Single sheet (16 ¼ x 21 inches). 2 fine engraved views of Mexico City and Cusco, the titles within fine mannerist strapwork cartouches, all with EXCEPTIONALLY FINE, DELICATE ORIGINAL HAND COLOUR IN FULL, French text on verso (a bit browned, one or two spots).
Two magnificent views of Mexico City and Cusco on one sheet, from the French edition of George Braun and Frans Hogenberg’s landmark work “Civitates orbis terrarum,” completed in Cologne between 1572 and 1618, containing among the most beautiful and important images of Renaissance cities. With the 2-inch “crack” in the sky above Mexico City that occurred during the printing process. This engraving of Mexico City was founded as Tenochtitlan “around 1325 on an island in Lake Texcoco by wandering Aztec tribes. As the number of inhabitants grew to over 100,000 over the next 200 years, so the city spread across ever more of the lake’s islets, which were linked by dams and bridges and drained by canals. The plate shows the magnificent central square with the palace of Moctezuma II and the Templo Mayor dedicated to the god Huitzilopochtli, where human sacrifice was performed. Reports of cannibalism and human sacrifice are a recurring theme of contemporary European accounts and were used to justify the Spanish conquest. Although the Aztecs were able to hold off Cortés and his troops in 1519, Tenochtitlan was taken by the Spanish in 1520 and the Aztec rulers put to death. The temple and the city were extensively damaged, and a church and a palace for the viceroy of New Spain were built on the central square. The new city was called Mexico City, one of the names for the Aztecs” (Taschen, p. 132).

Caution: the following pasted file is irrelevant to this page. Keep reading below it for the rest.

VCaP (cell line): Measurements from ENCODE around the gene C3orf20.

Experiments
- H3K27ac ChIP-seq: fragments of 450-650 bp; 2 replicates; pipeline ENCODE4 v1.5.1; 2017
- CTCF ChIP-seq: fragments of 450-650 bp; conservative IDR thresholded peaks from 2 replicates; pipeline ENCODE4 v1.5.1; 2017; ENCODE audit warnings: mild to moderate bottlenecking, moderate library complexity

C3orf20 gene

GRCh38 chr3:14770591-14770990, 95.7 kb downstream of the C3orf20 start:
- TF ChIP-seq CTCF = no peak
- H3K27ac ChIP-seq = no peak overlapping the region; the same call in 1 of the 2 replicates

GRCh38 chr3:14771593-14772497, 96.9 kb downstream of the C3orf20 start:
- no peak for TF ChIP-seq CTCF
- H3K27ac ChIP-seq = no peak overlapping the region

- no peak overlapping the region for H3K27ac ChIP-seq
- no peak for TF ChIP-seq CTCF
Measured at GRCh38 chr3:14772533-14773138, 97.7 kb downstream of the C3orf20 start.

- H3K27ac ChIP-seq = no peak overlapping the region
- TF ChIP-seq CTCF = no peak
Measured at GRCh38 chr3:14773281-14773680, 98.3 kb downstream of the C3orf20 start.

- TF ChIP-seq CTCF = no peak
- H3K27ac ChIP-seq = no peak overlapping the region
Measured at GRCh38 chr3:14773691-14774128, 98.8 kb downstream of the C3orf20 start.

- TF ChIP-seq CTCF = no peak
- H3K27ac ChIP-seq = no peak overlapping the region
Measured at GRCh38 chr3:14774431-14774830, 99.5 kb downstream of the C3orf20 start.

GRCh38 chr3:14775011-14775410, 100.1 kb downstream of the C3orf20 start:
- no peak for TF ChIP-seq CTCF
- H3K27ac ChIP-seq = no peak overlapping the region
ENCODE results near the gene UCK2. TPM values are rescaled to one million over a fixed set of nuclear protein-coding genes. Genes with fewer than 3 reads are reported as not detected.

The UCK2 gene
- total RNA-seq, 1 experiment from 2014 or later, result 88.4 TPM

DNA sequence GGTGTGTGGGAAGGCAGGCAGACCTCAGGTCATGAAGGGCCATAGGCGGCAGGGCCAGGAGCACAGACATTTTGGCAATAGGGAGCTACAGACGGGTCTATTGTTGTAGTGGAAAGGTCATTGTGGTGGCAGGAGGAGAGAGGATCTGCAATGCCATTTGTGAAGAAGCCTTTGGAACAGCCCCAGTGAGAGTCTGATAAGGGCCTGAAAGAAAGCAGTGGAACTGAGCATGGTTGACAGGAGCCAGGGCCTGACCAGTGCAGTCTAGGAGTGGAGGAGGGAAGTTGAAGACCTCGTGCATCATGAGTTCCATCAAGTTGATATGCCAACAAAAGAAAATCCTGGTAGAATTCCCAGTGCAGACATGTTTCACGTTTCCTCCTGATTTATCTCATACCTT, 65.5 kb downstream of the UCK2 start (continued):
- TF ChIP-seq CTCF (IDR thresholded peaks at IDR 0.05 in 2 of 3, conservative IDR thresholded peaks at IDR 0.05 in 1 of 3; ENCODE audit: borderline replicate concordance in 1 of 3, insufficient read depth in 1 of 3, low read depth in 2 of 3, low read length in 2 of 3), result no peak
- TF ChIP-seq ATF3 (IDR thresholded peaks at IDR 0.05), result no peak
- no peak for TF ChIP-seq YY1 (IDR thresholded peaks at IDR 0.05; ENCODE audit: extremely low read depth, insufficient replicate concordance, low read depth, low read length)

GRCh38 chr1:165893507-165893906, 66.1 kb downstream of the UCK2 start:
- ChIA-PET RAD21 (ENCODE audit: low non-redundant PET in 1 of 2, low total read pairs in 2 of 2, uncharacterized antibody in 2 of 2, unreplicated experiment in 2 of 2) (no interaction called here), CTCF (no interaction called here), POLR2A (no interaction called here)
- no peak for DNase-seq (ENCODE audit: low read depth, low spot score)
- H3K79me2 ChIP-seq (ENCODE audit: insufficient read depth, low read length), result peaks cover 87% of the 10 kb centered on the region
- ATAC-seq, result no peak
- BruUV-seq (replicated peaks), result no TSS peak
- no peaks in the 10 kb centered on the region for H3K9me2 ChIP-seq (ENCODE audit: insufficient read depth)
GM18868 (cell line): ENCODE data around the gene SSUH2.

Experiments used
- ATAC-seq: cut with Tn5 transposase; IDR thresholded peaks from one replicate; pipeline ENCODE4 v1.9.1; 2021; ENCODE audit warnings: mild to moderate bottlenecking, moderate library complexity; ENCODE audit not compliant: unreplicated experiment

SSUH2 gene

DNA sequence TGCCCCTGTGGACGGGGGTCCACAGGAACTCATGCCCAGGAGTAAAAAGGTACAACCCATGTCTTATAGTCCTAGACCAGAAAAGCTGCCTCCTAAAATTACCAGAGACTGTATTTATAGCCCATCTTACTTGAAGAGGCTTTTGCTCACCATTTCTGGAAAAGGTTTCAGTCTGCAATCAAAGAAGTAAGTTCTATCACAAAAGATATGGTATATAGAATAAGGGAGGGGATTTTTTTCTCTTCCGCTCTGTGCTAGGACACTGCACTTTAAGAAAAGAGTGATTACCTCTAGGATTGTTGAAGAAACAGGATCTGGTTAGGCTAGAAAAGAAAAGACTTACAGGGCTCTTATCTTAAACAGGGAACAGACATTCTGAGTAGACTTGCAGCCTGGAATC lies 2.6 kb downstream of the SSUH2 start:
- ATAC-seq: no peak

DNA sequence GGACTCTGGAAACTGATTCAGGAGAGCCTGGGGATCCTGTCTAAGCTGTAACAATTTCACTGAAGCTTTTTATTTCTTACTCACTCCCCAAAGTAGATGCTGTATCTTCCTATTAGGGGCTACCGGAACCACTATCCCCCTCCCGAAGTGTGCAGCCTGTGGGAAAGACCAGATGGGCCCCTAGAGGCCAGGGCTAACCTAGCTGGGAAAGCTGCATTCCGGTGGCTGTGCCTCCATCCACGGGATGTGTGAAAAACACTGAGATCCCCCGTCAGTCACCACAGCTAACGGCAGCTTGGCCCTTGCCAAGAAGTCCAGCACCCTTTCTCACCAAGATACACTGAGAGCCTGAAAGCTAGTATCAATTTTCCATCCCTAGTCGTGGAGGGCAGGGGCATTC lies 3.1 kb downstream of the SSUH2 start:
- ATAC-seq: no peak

The engraving of Cusco shows its straight roads clearly “although the blocks of houses are slightly too small and are drawn in distorted perspective. According to legend, Cusco was founded around 1200 by Manco Capac, the Quechua Indian who became the first Inca: the Quechua name for the city is Qusqu, meaning ‘navel of the world.’ On 15 November 1533 Cusco was conquered by the Spanish under the command of Francisco Pizarro, who tried to manipulate the Inca rulers to his own ends. These latter broke their alliance with the Spanish in 1536 and the ensuing Inca uprising lasted until 1572” (Taschen, p. 132).
The “Civitates” was the first extensive series of town views that treated its subject matter in an accurate and meaningful way. Earlier collections of town views were far more limited in scope, and often made no real attempt to render the subject city with any degree of realism, being simply a record of the existence of a town. Certainly the striking beauty and accuracy of Braun and Hogenberg’s production was entirely unprecedented. Earlier collections contained no more than a handful of views, usually only of the more important cities, while the “Civitates” contained literally hundreds of views, including many of smaller towns for which no earlier views are known. Even for the larger, important cities, the “Civitates” is of the utmost importance to the history of their topography. Koeman II, B&H 1, 58.